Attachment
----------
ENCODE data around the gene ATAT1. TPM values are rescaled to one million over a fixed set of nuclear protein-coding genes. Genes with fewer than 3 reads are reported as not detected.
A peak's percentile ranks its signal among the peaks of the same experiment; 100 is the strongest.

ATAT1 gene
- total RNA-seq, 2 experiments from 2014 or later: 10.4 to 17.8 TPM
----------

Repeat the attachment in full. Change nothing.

ENCODE data around the gene ATAT1. TPM values are rescaled to one million over a fixed set of nuclear protein-coding genes. Genes with fewer than 3 reads are reported as not detected.
A peak's percentile ranks its signal among the peaks of the same experiment; 100 is the strongest.

ATAT1 gene
- total RNA-seq, 2 experiments from 2014 or later: 10.4 to 17.8 TPM